• Early Childhood Education and Care;
    • Gender and Culture;
    • Education Management Information Systems;
    • Teacher Education and Development;
    • Higher Education and Training;
    • Technical and Vocational Education and Training (TVET);
    • Curriculum Development including Teaching and Learning Materials
    • Quality Management; and
    • Cross- Cutting activities related to HIV and AIDS and Information Communication Technologies.

    The existing projects and initiatives under the programme are:

    • Open and Distance Learning Capacity-Building Project;
    • Quality Assurance and Regional Qualifications Framework; and
    • Centers of Specialisations and Centers of Excellence.

    The existing committees overseeing the Programme are:

    1. Committee of Ministers of Education and Training;
    2. Committee of Senior Officials; and
    3. Technical Committees:
      • Technical Committee on Accreditation and Certification;
      • Technical Committee on Education Management Information Systems;
      • Technical Committee on Open and Distance Learning; and
      • Technical Committee on Higher Education and Training, Research and Development.

    Status of Education

    Over the last 50 years, enrolment in education has increased at every level for both Genders within the SADC region. From 1960 to 2010, enrolment rates in primary education increased at an average annual rate of 1.5%, with female enrolment increasing slightly faster at 1.6 %. The region consistently outperforms sub-Saharan Africa as a whole, though it still trails other regions of the world, with tertiary enrolment rates of 6.3% in 2010. Spending on education approaches that of high-income economies and is well above the amount spent by developing countries and regions on average. Despite these improvements, SADC is unlikely to attain the current global average of 30% tertiary participation within the next decade. For future information, please refer to the Southern African Regional Universities Association website.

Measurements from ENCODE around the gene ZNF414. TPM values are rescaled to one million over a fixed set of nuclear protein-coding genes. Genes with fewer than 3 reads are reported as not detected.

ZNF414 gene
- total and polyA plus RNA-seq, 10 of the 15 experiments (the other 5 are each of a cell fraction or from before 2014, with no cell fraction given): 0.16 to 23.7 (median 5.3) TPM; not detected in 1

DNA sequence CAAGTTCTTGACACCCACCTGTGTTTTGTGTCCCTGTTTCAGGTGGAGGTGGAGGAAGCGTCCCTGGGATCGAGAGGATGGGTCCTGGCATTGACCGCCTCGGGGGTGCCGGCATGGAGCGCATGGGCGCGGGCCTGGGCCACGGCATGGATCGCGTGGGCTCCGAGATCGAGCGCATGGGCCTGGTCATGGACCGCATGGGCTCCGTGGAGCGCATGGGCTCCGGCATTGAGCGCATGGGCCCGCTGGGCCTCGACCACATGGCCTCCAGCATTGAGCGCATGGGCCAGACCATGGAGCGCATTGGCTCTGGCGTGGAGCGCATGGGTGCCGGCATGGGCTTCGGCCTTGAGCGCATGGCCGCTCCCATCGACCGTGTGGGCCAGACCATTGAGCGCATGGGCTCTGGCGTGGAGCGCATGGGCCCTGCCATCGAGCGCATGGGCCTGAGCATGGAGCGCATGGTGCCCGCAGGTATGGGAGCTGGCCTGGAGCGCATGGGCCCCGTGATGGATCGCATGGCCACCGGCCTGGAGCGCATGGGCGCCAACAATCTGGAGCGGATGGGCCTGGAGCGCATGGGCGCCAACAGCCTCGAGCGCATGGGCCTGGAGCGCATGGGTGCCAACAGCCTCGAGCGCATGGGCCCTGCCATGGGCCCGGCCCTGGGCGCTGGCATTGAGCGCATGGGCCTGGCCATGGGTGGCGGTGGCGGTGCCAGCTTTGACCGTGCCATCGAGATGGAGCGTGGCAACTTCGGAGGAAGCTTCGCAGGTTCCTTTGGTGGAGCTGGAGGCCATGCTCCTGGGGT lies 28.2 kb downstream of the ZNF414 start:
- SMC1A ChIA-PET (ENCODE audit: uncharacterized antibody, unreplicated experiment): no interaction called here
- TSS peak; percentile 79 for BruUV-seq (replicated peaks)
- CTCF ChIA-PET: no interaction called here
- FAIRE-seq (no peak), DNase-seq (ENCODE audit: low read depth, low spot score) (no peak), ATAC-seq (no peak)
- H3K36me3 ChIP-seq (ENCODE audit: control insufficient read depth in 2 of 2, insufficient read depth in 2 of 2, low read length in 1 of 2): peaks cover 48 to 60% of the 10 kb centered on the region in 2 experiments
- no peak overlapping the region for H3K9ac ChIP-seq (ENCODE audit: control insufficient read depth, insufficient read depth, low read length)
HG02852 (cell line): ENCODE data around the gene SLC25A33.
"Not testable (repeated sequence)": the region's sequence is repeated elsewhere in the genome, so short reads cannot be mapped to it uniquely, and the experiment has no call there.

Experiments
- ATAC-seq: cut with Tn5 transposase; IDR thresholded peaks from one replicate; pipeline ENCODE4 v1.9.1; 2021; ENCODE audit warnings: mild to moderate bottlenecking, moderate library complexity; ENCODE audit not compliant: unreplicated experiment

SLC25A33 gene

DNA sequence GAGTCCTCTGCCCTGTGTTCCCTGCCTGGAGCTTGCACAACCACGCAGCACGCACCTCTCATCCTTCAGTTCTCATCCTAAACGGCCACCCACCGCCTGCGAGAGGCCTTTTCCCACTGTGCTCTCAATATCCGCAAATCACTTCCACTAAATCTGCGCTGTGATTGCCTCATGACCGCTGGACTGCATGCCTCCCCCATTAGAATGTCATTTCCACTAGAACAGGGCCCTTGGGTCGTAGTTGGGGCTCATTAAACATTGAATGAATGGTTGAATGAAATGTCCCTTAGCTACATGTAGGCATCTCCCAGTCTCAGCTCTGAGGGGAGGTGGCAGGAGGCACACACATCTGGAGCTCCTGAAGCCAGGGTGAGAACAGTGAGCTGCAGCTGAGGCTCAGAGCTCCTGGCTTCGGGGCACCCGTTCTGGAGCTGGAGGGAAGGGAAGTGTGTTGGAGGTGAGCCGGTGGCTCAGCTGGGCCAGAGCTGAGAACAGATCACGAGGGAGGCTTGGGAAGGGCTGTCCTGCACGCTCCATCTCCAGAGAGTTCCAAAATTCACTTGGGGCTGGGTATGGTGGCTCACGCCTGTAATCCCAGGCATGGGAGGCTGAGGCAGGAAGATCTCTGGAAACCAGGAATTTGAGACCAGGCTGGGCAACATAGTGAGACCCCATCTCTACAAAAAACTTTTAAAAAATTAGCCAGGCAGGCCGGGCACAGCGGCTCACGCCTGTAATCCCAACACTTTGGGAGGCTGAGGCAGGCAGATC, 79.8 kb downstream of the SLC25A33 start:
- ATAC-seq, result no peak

The Education and Skills Development Sector in the SADC region faces challenges common to many countries around the world – ensuring access, equity, quality, efficiency, relevance and democracy in their educational and training policies. More specific challenges include the following:

    • The negative impact of the HIV and AIDS pandemic on the education and training sector;
    • Inequitable Access to education, especially affecting disadvantaged groups such as women, disabled people, and people from rural areas;
    • Limited access to High-level Training and a mismatch in supply and demand of skilled labour;
    • A lack of comparable Standards and Qualifications across all training institutions and countries;
    • A shortage of Critical Skills in key areas vital for higher productivity and competitiveness;
    • The high cost of Education or Training, especially in specialised fields such as medicine;
    • Loss of educated and skilled personnel arising from the “brain drain”; and
    • The need for the education system to prepare students for employment opportunities in both rural and urban areas through the provision of Relevant Technical, Vocational, Entrepreneurial, and Indigenous Skills.